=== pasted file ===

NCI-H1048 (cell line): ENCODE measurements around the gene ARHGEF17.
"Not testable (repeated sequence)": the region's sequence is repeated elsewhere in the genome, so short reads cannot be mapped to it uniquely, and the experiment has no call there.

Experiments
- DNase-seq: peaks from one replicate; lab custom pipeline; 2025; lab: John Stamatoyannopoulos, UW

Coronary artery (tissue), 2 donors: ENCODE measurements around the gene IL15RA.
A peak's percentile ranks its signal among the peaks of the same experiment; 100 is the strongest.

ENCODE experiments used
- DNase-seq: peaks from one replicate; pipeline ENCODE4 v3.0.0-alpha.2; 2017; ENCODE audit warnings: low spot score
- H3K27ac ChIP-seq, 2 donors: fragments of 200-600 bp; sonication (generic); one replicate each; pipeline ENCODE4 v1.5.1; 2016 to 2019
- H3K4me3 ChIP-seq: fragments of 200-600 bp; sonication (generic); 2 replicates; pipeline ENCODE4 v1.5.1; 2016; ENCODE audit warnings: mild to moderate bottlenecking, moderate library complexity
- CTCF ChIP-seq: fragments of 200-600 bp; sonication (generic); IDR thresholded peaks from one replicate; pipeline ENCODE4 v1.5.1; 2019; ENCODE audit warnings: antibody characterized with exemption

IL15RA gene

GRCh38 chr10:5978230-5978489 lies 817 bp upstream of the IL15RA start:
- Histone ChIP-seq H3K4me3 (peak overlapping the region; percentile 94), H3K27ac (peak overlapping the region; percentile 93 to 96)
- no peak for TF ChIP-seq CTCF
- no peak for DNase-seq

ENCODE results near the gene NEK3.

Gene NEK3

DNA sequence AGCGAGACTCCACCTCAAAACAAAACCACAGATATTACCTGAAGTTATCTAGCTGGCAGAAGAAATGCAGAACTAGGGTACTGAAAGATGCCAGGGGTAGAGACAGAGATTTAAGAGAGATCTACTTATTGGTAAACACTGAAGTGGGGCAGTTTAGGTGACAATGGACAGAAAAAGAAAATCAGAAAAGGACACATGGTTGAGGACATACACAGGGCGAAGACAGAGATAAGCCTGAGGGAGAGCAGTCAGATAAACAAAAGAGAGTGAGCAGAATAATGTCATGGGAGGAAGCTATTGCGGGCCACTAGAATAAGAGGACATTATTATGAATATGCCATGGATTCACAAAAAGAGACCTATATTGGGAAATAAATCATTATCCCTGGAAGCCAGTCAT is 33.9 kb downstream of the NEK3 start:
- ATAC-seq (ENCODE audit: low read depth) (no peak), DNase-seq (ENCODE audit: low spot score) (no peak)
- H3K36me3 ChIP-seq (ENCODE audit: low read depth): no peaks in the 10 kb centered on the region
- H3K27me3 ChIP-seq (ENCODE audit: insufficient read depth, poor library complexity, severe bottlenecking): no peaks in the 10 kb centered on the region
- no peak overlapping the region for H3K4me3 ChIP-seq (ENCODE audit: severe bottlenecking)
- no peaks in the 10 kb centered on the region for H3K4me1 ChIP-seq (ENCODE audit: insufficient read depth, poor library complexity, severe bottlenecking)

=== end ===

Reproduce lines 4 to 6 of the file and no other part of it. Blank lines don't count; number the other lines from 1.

- DNase-seq: peaks from one replicate; lab custom pipeline; 2025; lab: John Stamatoyannopoulos, UW

Coronary artery (tissue), 2 donors: ENCODE measurements around the gene IL15RA.
A peak's percentile ranks its signal among the peaks of the same experiment; 100 is the strongest.